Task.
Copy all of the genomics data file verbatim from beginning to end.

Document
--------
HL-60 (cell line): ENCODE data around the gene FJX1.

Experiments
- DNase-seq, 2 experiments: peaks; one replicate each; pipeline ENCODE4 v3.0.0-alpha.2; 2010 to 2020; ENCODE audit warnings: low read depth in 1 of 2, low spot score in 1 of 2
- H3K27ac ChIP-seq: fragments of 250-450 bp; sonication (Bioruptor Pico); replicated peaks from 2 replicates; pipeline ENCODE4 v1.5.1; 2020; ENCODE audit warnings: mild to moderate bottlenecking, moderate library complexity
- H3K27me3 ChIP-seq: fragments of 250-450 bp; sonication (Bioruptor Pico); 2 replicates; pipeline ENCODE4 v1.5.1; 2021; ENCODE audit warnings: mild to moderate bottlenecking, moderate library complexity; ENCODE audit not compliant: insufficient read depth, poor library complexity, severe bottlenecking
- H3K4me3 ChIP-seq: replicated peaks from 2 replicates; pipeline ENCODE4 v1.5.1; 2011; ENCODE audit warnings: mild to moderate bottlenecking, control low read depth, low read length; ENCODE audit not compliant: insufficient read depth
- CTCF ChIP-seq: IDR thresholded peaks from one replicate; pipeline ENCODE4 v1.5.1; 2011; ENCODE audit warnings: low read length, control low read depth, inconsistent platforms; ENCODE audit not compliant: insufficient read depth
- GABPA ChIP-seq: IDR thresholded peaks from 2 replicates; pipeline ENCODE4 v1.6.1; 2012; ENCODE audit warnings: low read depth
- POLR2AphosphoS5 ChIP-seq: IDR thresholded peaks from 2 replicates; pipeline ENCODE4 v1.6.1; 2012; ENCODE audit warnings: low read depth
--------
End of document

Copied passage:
HL-60 (cell line): ENCODE data around the gene FJX1.

Experiments
- DNase-seq, 2 experiments: peaks; one replicate each; pipeline ENCODE4 v3.0.0-alpha.2; 2010 to 2020; ENCODE audit warnings: low read depth in 1 of 2, low spot score in 1 of 2
- H3K27ac ChIP-seq: fragments of 250-450 bp; sonication (Bioruptor Pico); replicated peaks from 2 replicates; pipeline ENCODE4 v1.5.1; 2020; ENCODE audit warnings: mild to moderate bottlenecking, moderate library complexity
- H3K27me3 ChIP-seq: fragments of 250-450 bp; sonication (Bioruptor Pico); 2 replicates; pipeline ENCODE4 v1.5.1; 2021; ENCODE audit warnings: mild to moderate bottlenecking, moderate library complexity; ENCODE audit not compliant: insufficient read depth, poor library complexity, severe bottlenecking
- H3K4me3 ChIP-seq: replicated peaks from 2 replicates; pipeline ENCODE4 v1.5.1; 2011; ENCODE audit warnings: mild to moderate bottlenecking, control low read depth, low read length; ENCODE audit not compliant: insufficient read depth
- CTCF ChIP-seq: IDR thresholded peaks from one replicate; pipeline ENCODE4 v1.5.1; 2011; ENCODE audit warnings: low read length, control low read depth, inconsistent platforms; ENCODE audit not compliant: insufficient read depth
- GABPA ChIP-seq: IDR thresholded peaks from 2 replicates; pipeline ENCODE4 v1.6.1; 2012; ENCODE audit warnings: low read depth
- POLR2AphosphoS5 ChIP-seq: IDR thresholded peaks from 2 replicates; pipeline ENCODE4 v1.6.1; 2012; ENCODE audit warnings: low read depth